took her first breath in 1996, creating quite the woolly scene with questions of
morality and ethics, especially with the possibility of cloning humans. And morals
also put the quash on stem cell research, at least at the national level, because they are
retrieved from a human fetus, even though such research holds great promise for
battling disease and replacing human organs.
This era also saw breakthroughs in space. The long-awaited Hubble Space
Telescope was launched in 1990, and has given us new eyes with its incredible photos
from the outer reaches of space. The Mars Pathfinder landed on the Red Planet in
1997. The International Space Station, a joint project between the U.S., Russia, Japan
and several other countries, is a research facility now orbiting the earth. In 2003,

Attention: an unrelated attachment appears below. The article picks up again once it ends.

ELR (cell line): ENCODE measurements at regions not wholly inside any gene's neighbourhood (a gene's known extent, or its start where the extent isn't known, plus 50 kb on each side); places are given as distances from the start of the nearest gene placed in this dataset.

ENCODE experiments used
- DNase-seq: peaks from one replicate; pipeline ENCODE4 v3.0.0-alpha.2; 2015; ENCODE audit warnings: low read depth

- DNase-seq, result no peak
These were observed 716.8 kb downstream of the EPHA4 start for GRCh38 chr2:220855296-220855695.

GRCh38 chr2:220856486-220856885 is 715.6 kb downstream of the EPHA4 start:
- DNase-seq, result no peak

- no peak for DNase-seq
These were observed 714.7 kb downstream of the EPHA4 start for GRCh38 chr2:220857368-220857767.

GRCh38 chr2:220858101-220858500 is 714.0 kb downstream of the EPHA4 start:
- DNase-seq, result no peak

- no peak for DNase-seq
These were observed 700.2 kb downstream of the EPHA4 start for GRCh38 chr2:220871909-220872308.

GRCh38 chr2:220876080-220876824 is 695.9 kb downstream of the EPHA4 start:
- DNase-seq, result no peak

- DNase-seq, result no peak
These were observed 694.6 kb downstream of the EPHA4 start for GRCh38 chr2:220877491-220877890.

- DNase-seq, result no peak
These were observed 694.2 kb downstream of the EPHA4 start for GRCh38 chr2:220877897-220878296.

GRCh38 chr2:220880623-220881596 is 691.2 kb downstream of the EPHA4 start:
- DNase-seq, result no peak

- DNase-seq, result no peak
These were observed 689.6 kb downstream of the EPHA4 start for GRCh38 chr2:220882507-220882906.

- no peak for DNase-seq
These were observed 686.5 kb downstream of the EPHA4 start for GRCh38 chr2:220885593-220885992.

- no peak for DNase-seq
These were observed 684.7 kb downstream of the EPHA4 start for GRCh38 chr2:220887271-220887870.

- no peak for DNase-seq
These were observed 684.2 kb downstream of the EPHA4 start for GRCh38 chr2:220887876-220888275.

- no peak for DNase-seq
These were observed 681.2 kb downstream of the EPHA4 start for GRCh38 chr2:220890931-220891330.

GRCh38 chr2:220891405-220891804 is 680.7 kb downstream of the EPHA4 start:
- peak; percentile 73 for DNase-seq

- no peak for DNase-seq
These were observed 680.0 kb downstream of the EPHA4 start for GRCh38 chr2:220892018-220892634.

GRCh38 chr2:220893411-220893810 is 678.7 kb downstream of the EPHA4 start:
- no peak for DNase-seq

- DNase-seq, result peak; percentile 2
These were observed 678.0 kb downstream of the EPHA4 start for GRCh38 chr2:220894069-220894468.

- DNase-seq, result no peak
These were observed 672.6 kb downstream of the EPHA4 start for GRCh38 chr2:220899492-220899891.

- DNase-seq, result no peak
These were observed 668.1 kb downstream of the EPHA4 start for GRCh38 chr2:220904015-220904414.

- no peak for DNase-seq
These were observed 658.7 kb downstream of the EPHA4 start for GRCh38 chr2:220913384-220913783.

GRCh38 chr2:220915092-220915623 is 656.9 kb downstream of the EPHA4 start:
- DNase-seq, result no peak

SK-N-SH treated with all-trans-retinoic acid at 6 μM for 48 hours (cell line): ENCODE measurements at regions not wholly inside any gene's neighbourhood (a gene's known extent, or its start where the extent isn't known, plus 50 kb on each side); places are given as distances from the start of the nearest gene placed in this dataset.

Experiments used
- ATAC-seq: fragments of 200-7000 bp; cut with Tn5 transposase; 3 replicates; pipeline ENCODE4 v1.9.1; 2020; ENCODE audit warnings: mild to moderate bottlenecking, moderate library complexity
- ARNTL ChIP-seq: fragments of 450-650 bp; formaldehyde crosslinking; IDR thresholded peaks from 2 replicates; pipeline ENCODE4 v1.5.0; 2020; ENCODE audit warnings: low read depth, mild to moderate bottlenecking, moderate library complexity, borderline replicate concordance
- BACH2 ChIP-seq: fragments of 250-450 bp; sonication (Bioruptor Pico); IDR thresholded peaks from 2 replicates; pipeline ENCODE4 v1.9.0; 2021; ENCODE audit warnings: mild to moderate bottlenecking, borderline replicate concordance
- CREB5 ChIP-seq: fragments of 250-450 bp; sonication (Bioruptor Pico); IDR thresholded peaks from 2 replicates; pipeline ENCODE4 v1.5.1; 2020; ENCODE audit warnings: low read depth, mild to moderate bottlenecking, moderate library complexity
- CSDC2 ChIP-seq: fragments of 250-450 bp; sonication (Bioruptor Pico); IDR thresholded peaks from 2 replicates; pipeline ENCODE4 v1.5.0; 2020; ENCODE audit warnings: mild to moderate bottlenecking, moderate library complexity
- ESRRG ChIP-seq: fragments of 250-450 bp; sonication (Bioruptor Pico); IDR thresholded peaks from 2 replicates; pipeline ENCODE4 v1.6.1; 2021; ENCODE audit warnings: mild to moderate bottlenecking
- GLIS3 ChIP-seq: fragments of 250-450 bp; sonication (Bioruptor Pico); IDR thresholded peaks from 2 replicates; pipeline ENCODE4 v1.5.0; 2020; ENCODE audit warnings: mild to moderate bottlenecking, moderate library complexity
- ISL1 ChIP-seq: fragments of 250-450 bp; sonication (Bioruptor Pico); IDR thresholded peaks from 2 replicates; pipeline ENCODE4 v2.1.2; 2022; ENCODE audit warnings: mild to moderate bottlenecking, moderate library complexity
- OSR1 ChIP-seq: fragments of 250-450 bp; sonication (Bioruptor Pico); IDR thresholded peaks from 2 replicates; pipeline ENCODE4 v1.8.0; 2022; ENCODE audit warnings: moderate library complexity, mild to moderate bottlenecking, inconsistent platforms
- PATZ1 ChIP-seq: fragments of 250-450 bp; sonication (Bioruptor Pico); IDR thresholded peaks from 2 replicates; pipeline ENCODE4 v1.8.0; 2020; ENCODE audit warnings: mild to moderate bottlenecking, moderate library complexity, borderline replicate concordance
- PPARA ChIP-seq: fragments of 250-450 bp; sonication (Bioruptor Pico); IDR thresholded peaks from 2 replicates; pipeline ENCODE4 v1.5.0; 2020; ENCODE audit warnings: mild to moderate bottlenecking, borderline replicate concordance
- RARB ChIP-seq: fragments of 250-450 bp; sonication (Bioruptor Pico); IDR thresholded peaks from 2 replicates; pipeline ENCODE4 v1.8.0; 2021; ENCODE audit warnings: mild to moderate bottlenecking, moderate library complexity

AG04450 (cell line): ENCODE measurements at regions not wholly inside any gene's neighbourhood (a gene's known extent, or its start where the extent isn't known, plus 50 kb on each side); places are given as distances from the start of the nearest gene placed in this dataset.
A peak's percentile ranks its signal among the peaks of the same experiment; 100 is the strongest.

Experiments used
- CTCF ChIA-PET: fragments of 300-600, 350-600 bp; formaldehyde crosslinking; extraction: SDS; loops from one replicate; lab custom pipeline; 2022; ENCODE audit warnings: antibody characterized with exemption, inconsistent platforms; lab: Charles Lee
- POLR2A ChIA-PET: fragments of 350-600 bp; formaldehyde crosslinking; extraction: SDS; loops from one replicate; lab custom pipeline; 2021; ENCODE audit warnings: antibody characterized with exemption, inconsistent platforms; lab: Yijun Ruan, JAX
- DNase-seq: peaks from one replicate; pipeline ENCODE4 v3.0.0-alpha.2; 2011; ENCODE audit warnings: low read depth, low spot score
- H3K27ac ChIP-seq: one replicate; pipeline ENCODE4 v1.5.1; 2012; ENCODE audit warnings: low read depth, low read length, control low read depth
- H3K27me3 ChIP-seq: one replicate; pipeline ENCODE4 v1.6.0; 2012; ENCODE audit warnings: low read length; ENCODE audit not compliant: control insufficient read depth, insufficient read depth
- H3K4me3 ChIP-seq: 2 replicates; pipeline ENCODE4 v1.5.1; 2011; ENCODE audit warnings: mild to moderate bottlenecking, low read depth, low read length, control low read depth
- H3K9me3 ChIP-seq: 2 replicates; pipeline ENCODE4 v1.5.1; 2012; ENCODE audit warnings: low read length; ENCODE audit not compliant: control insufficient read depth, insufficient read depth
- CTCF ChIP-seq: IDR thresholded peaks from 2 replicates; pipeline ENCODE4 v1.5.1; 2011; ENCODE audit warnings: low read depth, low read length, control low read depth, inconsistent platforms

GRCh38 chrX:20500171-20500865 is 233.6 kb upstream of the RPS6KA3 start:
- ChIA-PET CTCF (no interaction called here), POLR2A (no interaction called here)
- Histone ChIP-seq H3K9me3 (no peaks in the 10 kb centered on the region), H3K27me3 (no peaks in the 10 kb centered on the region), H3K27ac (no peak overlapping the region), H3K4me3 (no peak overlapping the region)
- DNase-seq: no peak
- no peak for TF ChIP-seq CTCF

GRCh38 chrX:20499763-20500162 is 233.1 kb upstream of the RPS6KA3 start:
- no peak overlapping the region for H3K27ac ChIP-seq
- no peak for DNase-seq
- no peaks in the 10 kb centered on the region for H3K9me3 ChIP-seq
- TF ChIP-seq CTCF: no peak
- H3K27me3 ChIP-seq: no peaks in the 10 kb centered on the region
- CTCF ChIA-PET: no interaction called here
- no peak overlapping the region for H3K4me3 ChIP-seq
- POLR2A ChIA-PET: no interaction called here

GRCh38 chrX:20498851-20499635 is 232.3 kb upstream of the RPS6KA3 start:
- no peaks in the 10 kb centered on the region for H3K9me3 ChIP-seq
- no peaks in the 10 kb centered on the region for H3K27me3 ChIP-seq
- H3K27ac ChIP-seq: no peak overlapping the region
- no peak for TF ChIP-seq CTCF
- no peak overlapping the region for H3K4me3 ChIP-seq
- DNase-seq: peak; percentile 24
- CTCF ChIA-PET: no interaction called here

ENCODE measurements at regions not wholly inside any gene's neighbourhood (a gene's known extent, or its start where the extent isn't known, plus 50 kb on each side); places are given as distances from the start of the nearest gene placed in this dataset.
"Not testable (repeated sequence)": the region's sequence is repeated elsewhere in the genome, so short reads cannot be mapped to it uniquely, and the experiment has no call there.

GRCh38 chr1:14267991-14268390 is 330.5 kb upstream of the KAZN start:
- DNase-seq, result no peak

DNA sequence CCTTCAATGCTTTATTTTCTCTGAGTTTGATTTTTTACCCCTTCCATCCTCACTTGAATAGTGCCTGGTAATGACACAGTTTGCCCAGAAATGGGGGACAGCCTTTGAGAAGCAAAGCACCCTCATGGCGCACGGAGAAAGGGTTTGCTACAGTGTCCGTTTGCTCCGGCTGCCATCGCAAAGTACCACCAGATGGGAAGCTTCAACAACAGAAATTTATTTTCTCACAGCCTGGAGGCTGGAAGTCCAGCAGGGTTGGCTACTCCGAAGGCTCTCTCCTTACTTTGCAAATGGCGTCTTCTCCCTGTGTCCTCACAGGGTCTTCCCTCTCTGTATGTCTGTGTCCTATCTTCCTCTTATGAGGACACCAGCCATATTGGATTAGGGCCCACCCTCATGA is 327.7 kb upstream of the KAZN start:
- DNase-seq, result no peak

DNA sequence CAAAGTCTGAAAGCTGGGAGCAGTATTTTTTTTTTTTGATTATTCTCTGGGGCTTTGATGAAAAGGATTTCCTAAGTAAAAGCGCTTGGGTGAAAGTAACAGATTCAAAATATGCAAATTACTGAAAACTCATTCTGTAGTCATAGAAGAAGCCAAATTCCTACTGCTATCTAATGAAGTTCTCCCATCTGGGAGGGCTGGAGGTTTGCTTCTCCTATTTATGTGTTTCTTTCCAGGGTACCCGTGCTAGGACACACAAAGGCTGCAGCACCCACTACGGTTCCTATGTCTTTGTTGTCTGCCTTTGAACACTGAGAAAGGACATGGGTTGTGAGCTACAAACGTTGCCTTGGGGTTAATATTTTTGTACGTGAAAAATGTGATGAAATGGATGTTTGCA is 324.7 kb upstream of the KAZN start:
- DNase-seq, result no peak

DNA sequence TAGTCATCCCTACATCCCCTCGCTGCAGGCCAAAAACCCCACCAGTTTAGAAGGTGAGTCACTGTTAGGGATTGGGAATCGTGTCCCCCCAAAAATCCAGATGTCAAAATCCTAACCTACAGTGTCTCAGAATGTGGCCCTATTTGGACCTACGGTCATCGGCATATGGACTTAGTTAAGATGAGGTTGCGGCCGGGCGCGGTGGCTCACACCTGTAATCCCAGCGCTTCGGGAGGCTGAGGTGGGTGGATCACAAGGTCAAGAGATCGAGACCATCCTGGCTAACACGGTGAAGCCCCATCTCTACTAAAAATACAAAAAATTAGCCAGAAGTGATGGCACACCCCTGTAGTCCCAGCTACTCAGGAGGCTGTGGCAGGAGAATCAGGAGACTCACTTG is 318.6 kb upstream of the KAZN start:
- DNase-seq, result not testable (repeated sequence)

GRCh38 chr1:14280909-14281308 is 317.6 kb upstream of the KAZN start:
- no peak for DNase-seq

Americans relived the horror of the Challenger disaster when the space shuttle
Columbia disintegrated on re-entry, killing all aboard.
The development of technology, and our new dependency on it, gave rise to
end-of-the-world scenarios as the new century dawned. The media stirred up fears
that a catastrophe could bring our culture to its knees if computer clocks could not
reset at the midnight hour of Y2K. As the year 2000 made its way across the time
zones, people raised their toasts to the New Year, and life went on as we knew it. And
the technology just kept on coming.
With new digital technology, cell phones became more popular and affordable
during the 1990s. Today, even elementary children carry them to school. In addition